More shouting and we’re given cardboard signs with “freedom” written on them, what appears to the leader of the uprising, gets on a platform and delivers a speech about freedom and a made up government, he marches through the crowd, we follow, whilst banging our signs and shouting freedom – we’re lead into another warehouse – this time there’s a cinema screen and seats.

Guards get on stage and tell us to keep the event a secret until its all over.

I found my friends. We watched Children of Men.

The night was an incredible way to experience cinema. Amongst other things. Sign up to their newsletter and social account ready for when the next one is announced.



Less And More

I was just reading more of the recent iOS 7 commentary (I’ve nearly had my fill..) and thinking about Sir Jon Ive’s oft-noted admiration for the designer Dieter Rams. in the more than 40 years that he spent working at Braun, dieter rams established himself  as one of the most influential designers of the twentieth century. His elegantly clear visual language not only defined product design for decades, but also our fundamental understanding of what design is and what it can and should do. His design philosophy is summarised by the phrase “Less and More” (see the book). I suppose one of the ket tenets underpinning that is that simplicity, attractiveness and functionality are not mutually exclusive; that you can indeed have less and more. The way this is elaborated on most clearly is via Rams’ ten design principles:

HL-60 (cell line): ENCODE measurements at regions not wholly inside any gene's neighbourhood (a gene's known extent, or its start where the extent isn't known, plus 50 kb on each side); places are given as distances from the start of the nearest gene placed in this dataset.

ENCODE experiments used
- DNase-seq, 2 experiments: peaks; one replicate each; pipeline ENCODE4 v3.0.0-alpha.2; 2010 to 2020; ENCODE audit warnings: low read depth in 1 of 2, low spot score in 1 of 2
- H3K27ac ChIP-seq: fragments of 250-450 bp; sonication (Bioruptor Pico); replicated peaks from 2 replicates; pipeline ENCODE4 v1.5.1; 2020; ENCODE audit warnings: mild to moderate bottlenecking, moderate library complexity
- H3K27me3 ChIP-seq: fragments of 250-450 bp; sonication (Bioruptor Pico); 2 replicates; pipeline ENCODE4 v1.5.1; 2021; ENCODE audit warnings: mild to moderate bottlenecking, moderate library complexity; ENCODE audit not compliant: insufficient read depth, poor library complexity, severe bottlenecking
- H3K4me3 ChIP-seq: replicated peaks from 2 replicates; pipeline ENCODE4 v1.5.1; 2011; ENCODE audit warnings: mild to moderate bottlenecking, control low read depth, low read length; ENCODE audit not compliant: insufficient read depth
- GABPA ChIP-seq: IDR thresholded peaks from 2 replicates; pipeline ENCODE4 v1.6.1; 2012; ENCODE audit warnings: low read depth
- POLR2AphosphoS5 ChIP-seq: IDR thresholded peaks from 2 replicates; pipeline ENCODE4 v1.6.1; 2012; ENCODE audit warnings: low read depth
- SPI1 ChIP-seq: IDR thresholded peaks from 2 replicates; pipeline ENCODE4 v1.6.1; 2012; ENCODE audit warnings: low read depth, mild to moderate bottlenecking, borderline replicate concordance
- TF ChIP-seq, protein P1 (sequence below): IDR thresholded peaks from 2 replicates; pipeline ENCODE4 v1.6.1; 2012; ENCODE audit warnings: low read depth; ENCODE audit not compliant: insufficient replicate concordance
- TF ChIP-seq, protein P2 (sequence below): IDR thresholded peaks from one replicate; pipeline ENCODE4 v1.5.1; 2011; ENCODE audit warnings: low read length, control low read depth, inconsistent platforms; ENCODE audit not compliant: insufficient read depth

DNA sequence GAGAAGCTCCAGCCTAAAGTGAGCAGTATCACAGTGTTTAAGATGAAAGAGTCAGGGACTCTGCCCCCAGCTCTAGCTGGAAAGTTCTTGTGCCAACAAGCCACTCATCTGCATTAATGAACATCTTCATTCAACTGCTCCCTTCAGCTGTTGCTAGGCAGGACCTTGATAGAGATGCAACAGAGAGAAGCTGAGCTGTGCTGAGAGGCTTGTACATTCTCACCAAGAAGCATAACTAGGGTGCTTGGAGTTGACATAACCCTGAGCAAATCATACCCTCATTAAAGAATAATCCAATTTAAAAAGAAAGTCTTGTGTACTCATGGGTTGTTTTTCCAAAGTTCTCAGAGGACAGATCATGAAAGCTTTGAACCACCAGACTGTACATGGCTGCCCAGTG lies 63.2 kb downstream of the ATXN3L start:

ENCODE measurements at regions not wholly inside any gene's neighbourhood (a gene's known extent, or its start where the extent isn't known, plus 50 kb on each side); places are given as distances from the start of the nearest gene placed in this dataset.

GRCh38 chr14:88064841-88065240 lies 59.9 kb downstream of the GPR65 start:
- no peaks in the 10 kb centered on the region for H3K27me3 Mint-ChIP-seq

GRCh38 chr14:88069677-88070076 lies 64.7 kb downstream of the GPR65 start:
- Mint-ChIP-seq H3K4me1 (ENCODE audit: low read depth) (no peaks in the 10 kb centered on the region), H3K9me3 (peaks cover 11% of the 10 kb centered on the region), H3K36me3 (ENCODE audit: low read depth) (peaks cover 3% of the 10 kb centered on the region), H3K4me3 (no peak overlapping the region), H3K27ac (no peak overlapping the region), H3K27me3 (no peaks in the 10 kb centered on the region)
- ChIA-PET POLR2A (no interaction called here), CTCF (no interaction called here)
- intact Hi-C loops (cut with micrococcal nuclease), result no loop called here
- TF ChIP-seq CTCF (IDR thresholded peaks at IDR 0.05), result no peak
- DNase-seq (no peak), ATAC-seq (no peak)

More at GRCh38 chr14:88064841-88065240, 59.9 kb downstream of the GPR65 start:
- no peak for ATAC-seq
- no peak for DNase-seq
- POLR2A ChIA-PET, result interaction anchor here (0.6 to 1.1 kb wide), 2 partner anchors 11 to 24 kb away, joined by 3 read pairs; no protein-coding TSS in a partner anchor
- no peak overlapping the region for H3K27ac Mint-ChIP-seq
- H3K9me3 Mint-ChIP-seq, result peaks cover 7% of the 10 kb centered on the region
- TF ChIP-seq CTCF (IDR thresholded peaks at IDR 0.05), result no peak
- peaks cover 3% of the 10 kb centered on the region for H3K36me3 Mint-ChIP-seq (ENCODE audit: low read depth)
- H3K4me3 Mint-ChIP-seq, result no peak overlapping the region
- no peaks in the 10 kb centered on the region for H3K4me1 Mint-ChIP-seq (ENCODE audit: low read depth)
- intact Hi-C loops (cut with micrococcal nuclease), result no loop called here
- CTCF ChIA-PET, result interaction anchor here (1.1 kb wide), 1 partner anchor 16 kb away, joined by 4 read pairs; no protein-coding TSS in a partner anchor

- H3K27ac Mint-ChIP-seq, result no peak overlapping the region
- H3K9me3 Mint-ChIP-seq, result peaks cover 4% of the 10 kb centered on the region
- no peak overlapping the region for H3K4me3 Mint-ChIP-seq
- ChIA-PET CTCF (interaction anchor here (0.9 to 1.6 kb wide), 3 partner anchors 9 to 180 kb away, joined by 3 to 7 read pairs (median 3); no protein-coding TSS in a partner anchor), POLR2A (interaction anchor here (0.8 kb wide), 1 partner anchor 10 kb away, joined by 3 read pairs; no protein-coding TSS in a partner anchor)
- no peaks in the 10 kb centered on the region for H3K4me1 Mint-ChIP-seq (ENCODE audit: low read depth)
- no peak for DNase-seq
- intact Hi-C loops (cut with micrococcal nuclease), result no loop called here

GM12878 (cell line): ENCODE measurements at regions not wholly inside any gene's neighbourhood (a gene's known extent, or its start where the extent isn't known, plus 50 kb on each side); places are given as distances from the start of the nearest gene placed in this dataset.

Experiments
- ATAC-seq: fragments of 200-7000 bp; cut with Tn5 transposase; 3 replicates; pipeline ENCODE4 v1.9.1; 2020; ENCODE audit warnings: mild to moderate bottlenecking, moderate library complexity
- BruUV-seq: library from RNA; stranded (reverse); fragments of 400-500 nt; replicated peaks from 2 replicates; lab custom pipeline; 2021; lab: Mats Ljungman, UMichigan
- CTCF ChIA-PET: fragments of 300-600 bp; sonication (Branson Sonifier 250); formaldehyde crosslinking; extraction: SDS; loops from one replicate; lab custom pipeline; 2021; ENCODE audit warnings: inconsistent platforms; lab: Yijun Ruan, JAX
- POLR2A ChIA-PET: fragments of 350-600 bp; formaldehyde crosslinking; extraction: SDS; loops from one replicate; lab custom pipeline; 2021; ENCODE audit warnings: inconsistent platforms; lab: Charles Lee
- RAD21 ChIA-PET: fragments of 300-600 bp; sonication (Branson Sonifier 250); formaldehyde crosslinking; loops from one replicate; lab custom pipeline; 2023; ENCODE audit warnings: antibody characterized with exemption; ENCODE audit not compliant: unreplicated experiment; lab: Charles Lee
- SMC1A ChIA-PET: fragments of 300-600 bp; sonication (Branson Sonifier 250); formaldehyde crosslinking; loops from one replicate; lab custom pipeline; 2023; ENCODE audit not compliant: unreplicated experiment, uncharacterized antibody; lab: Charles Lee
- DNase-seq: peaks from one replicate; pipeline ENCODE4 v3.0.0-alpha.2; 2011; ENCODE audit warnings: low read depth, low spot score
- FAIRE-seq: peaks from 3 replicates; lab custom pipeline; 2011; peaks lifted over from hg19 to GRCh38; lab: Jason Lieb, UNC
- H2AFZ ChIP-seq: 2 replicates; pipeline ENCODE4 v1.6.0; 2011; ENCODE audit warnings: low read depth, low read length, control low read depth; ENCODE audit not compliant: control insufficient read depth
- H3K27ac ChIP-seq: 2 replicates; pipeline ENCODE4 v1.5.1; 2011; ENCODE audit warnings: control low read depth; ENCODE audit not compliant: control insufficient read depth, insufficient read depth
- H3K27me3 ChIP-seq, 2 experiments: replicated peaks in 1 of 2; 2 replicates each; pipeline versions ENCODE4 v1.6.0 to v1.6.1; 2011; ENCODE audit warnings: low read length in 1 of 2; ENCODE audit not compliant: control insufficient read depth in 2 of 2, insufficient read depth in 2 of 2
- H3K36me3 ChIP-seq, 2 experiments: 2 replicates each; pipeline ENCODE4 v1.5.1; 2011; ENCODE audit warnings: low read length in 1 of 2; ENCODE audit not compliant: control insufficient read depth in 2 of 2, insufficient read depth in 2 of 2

good design is innovative.
good design makes a product useful.
good design is aesthetic.
good design helps to understand a product.
good design is unobtrusive.
good design is honest.
good design is durable.